As children, visiting Mexico during the holidays meant we could roam free. This was the once-a-year where we’d see our cousins and the extended family, and where we’d play and romp around, buy candy by the pound, finish it that same day, and stay up late, sleep in late -- things that never happened in the States.

We were never certain whether Santa would leave our toys at our U.S. house or the Mexico house, but we knew we were getting something. I remember my grandmother telling me on a car ride to Monterrey that Santa lived in the mountains. Somehow, I never questioned it and the whole North Pole thing. Guessed he had a second house in Mexico like we did.

My family’s house is in General Treviño, population 1,400, and my dad’s hometown is Agualeguas, which is the next town over. It’s mostly ranchers and not very industrialized. Our “claim to fame” is that former Mexican president Carlos Salinas de Gortari has hometown roots there. He actually visited Agualeguas with President Bush Sr. and Barbara. One of my cousins played in the kids’ band that performed for them. And that’s the story of how the town got landing strip.

As we grew up, we formed friendships with the other children of family friends. Some lived “alla en el norte” – Chicago, Detroit, even Wisconsin and Washington. Others lived as close as Houston, but yet we’d spend more time together in Mexico than stateside.

Turning 15 meant we could now go to the bailes with our friends. All the big names in norteño music came to town during los dias de fiesta. On nights when there wasn’t a baile, or wedding or quinceañera – which was almost every night since everyone was back in town – we’d drive around the main drag with the girls in whichever car one of our parents let us borrow. We’d hit the taco stands at 1 a.m. and gossip until 2 a.m. as we sat on the banqueta in front of my second-cousins’ grandmother’s house, which was on the main drag – la calle principal –in Treviño. We’d chismear the night away shivering, until we called “uncle” and went to bed. Or her grandmother would tell us to be quiet because we were waking up the neighborhood with loud laughter.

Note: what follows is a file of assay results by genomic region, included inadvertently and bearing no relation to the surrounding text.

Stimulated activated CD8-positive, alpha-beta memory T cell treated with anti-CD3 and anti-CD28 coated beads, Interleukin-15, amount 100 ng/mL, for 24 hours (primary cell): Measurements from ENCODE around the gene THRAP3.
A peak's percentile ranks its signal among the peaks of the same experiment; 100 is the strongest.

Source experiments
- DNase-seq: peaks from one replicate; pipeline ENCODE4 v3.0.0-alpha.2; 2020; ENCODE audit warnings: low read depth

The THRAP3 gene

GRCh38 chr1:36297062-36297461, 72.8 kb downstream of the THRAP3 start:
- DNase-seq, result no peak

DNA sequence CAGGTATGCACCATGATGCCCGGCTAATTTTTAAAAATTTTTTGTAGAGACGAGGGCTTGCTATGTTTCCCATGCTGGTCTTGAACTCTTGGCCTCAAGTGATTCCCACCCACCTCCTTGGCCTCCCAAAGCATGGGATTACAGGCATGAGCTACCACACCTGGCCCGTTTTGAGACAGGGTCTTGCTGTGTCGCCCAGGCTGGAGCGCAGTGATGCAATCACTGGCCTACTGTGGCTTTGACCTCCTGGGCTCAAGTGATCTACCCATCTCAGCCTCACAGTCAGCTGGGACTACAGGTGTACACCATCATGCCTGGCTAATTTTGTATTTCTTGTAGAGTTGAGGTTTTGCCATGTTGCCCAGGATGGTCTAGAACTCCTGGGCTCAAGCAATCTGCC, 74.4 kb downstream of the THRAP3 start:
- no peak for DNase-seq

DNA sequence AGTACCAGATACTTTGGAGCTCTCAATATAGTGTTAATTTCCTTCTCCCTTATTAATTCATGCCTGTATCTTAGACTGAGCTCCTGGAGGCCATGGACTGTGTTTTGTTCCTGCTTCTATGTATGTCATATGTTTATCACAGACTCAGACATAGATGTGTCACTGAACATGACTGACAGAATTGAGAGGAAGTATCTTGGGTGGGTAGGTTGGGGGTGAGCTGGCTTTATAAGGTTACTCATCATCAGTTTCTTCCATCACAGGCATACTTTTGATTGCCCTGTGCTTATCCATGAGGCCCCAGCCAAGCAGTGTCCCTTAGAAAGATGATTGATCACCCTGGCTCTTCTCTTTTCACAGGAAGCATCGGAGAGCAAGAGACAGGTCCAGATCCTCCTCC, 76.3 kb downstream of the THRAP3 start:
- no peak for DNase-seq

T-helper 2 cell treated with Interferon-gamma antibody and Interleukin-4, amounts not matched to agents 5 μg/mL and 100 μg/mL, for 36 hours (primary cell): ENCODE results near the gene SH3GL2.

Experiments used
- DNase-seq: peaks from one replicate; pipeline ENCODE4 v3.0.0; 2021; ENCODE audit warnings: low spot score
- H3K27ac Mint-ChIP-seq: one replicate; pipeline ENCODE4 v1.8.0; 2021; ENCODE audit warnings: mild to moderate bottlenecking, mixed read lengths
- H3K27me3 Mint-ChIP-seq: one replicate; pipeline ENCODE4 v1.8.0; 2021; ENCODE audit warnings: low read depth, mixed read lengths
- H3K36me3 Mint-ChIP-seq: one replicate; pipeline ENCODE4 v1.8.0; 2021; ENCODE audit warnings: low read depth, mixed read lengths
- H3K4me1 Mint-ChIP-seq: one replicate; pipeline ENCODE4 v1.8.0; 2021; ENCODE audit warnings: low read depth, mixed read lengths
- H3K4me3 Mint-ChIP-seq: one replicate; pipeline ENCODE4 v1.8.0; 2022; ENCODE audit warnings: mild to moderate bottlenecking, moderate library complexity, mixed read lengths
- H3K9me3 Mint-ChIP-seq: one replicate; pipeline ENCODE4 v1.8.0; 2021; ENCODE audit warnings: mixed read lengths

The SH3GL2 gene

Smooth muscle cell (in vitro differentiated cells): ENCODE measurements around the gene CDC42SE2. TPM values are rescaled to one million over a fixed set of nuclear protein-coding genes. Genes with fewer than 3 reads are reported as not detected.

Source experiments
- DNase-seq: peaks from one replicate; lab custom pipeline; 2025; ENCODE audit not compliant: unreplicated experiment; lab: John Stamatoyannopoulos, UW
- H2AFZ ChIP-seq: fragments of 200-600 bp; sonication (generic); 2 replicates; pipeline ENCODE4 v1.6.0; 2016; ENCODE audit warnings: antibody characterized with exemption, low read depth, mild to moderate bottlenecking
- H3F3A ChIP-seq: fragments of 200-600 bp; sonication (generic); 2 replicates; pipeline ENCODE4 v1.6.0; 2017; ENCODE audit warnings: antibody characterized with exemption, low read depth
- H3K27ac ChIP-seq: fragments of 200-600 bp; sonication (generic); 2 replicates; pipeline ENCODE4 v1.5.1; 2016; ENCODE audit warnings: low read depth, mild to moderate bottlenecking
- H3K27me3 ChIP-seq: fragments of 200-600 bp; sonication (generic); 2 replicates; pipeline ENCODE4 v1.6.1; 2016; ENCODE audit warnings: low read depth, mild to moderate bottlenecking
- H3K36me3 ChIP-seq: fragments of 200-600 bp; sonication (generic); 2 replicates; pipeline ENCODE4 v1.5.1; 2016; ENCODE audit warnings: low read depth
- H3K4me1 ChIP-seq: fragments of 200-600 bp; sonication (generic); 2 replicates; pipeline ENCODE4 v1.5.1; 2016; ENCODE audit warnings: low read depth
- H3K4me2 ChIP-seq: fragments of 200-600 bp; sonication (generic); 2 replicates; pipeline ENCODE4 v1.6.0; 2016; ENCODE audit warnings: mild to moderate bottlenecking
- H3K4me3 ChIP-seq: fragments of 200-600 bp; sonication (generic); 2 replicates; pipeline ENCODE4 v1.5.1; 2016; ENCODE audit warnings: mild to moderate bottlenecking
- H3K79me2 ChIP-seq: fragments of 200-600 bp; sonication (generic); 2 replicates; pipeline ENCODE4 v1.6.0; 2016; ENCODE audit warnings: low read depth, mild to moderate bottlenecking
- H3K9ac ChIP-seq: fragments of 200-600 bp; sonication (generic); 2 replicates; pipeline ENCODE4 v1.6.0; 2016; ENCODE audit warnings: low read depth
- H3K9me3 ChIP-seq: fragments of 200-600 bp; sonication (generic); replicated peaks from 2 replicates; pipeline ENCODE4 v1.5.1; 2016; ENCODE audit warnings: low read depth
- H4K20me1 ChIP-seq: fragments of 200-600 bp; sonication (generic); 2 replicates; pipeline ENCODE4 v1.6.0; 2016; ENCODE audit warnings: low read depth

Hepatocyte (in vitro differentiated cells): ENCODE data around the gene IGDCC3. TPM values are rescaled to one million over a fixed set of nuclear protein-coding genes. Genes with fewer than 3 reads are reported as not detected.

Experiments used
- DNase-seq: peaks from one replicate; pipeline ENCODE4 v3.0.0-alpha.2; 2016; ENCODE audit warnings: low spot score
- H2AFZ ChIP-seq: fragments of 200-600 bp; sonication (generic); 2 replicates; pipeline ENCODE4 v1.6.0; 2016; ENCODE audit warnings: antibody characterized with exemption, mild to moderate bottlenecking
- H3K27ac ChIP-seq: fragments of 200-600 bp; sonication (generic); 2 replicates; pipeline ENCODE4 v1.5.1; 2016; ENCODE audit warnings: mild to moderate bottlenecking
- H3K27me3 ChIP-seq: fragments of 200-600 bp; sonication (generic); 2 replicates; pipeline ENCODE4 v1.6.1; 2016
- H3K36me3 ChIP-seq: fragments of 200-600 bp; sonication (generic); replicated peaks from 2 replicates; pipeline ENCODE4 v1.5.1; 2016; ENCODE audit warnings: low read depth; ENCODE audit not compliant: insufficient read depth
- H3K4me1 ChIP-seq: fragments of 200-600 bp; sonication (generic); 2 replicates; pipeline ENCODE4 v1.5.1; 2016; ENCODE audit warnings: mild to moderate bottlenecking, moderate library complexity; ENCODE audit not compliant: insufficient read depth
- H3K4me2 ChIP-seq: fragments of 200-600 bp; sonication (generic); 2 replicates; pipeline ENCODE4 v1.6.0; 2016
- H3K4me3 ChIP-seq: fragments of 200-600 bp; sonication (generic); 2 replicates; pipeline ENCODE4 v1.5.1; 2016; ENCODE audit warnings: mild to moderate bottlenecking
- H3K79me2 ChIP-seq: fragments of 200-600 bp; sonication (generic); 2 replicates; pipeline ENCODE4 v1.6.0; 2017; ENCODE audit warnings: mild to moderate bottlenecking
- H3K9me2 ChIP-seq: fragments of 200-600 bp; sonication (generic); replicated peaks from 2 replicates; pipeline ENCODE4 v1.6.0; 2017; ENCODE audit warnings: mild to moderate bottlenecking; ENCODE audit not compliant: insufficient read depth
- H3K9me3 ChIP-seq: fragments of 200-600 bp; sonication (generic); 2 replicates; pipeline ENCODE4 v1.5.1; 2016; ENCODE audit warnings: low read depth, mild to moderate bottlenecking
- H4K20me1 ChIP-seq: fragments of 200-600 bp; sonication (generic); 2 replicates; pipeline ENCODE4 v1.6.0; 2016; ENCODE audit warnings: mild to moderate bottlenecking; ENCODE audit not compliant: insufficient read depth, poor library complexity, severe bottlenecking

On Christmas Eve the entire town smelled of tamales. The chimneys were all lit –  just about every house has one in the kitchen, from when houses were first built and they were used to cook – so the smell of mesquite filled the air. Christmas Eve was when we had the family gatherings and parties. My aunt used to have a huge party every year with a huge bonfire in her huge yard.

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For the last two weeks in December, the local carnicerias would drive up and down the streets around 7 a.m., with the windows rolled down and a megaphone sticking out the side, announcing the daily specials. First come, first served for the carne secachicarronesbarbacoamurcillachorizo, etc. All freshly made, ready to be scooped up.

Sometimes it was the town government that announced special events, like a big baile for Noche Buena o el Fin del Año, or a posada. And if the 7 a.m. “commercials” didn’t wake you, then the neighbors’ roosters did, because at least one house on every single block has chickens and a rooster in their backyard.

As kids, I remember my parents and siblings and I would plop into the car to go see the family. Family meant scores of great-aunts, great-uncles, first and second cousins, you name it. It was a full day affair, sometimes two days. We went from house to house, rancho to rancho.

Hay que ir a ver los viejitos, my parents would say. Seemed like a nuisance back then, because children were meant to be seen not heard. So we just sat around and watched the adults talk. Unless we were at a rancho and could go scare up the chickens.

As we became teenagers, we realized that a lot of gossip was had during these adult conversations. So not being heard wasn’t so bad anymore because you got quality chisme in exchange for it. Loss of innocence, I guess, knowing who was having affairs, who was sick, who was contesting a late relative’s will, who was not speaking because of a fight over property lines ...

Now, I appreciate those days and I miss them because a lot of the viejitos are no longer with us. And over the years the number of houses on the “must visit’ list has grown smaller and smaller. Most of the cousins my age have also moved to el norte or to Monterrey for work, and seeing them isn’t guaranteed. In a sense, I wish we could go back to those days that seemed so boring, if only to see them all again.

Now, the viejitos that are left feel a greater sense of loneliness with a greatly reduced number of relatives coming to see them. Today, the standard answer to “when are you coming?” so far has been “veremos, ojala puedamos ir.”

The other day I had lunch with two of my “Mexico” friends – the ones who live in Houston but we spend more time together in Mexico than here. Neither is going this year either. We sat there commiserating over the true loss of innocence of the town, because we’re not sure if our kids will ever be able to romp around town the way we did as kids and teenagers. We always assumed the slow pace of life would be around for our kids to enjoy as well. Always assumed we’d be able to trust in our neighbors and leave our doors unlocked at night as we waited for the kids to come home. We hold out hope that maybe one day it’ll be like the old days again.

Con Mi Burrito Sabanero Voy Camino de Belen December 01 2010